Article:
It starts with Jim Guinee, an attorney from Middletown, New Jersey, who apparently went to dinner with his girlfriend and aunt. They chose a place in Asbury Park called Stella Marina Bar & Restaurant.
About halfway through her codfish dinner, Guinee's girlfriend, Jennifer Morzano, saw a worm wriggling its way out of the fish and onto her plate.
Disgust followed. As did video.
"I just videotaped it because, one, I thought it looked pretty gross, and we weren't sure what it was. We weren't sure if she was going to get sick," Guinee told a New Jersey newspaper. (The video is embedded at the end of this article.)
Then, Guinee did what we do in 2018: He posted the video to Facebook. As of this writing it has nearly 200,000 views.
"And that is a live worm that just crawled out of the food," Guinee says on the video. "So not only did we sit through almost our entire dinner without drinks, but now dinner has come to life. ... After eating half of your fish, that is not what you want to see."
(The worm is bad enough. But not having drinks served during dinner? Outrage.)
Anyway, the worm was "almost certainly an anisakid -- a parasitic roundworm that feeds on fish and marine mammals and, when ingested alive by humans, can cause disease," reports The Washington Post, which interviewed several scientists to identify it.
"Anisakids can cause a parasitic disease called Anisakiasis -- when the worms take up residence in a human's stomach wall or intestines, according to the Centers for Disease Control and Prevention."
So, you can imagine: Not thrilled to have found it, and probably even less thrilled to learn more about it afterward--especially since Morzano said she'd already eaten half of her fish.
But then, the restaurant did the only thing I can imagine to make this situation worse. They apparently attacked Guinee and his family on social media, for the crime of having posted the video.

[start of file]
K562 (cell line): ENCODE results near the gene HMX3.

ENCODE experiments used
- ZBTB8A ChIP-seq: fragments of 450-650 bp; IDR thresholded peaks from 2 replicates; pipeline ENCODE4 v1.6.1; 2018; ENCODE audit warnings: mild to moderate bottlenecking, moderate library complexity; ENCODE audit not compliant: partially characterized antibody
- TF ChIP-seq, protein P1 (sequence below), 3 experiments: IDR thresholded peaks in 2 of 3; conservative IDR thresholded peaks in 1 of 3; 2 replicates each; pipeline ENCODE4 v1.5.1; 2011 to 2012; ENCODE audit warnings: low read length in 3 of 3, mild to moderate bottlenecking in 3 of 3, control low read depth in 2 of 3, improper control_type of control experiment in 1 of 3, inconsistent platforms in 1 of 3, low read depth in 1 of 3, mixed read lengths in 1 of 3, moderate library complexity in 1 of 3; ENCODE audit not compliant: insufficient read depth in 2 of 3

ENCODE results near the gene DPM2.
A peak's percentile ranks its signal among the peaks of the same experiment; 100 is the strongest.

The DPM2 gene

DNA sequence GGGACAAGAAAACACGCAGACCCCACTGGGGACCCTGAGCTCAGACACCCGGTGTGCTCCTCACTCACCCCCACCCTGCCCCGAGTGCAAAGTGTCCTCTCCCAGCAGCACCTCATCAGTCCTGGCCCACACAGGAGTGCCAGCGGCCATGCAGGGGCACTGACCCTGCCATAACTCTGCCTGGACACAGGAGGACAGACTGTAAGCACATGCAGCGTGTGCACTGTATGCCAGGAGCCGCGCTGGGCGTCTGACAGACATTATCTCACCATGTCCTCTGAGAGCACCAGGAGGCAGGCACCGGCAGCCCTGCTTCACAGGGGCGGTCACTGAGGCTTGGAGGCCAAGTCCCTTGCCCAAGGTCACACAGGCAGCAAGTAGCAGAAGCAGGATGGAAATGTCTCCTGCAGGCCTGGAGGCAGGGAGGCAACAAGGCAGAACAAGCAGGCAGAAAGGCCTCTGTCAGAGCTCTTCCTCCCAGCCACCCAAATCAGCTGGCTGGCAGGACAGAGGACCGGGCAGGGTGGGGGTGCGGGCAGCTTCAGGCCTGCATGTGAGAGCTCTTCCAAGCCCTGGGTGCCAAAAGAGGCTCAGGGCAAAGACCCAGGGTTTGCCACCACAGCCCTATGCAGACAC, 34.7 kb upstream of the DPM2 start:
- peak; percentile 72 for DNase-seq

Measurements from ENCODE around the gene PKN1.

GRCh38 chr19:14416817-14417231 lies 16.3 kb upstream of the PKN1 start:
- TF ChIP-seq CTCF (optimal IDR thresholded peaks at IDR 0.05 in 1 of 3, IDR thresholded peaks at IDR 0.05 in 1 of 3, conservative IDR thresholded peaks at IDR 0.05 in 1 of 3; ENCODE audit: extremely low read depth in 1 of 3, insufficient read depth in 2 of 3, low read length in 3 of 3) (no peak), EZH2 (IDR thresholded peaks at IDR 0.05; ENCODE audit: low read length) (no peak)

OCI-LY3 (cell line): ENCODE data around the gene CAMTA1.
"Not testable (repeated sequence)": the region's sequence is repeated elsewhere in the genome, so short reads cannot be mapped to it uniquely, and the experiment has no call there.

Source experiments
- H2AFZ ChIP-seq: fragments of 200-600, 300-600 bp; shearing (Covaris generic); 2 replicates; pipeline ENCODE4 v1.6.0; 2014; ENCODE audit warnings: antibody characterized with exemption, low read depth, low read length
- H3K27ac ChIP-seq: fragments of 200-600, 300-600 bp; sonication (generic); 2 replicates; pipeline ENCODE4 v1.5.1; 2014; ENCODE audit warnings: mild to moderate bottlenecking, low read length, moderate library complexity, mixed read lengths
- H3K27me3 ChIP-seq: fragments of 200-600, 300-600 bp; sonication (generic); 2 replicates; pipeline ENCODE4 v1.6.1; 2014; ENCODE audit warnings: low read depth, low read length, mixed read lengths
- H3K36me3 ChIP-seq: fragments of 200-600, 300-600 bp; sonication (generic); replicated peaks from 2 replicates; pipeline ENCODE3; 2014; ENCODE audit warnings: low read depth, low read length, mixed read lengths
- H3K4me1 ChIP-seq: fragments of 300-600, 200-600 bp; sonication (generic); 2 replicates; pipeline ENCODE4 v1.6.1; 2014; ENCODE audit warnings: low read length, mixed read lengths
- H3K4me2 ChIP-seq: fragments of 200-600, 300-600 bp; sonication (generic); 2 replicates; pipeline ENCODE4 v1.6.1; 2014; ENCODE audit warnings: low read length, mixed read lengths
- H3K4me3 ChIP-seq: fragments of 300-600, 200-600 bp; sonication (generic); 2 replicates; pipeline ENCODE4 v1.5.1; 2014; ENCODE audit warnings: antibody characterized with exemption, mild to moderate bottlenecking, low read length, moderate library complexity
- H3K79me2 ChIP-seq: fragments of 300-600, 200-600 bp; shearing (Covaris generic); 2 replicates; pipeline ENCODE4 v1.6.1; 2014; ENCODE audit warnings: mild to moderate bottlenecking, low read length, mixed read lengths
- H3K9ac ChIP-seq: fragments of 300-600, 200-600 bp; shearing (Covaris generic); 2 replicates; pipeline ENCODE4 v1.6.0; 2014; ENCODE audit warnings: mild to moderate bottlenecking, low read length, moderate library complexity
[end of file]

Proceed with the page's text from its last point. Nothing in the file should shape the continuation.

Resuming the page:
Doing so showed a ""callousness and irresponsible reaction of an attorney of law to attempt to destroy our reputation & possible livelihoods due to something that could have happened to anyone, whether cooking at home or in a restaurant," Stella Marina reportedly said, in a Facebook post that has since been taken down.
Personally, I feel like the drinks that weren't delivered was extraneous information in Guinee's video, and the fact that he's an attorney was extraneous information in the restaurant's post. So maybe they're square on that.
Yet, the war continues, as you might expect, with some people defending the restaurant, and others attacking its listings on Google and Yelp with 1-star reviews.
So, how should the restaurant have handled this differently? And what lessons can we learn?
1. Cook the food thoroughly.
The U.S. FDA "recommends cooking raw fish until the internal temperature reaches 145 degrees," according to the Post. Guinee says that another diner at the restaurant told him he too had found a worm in his food, so there was clearly an issue here.
2. Comp the meal.
It never ceases to amaze me how dime smart and dollar foolish brands can be when they face customer service problems. The thing to do here is comp the family's entire meal.
Instead, Guinee says, he got a one-third discount. It's not enough--definitely not enough to leave your customer walking away feeling satisfied.
3. Hold your tongue.
This is one of the many stories we've seen where the aftermath is worse than the original offense. Attacking the family on social media only prolongs the story.
Case in point: I doubt I would have written about this if it weren't for the restaurant's reaction. But by counterpunching, it only made the whole thing more of an issue.
Here's the original video. Please don't watch it just before or after eating.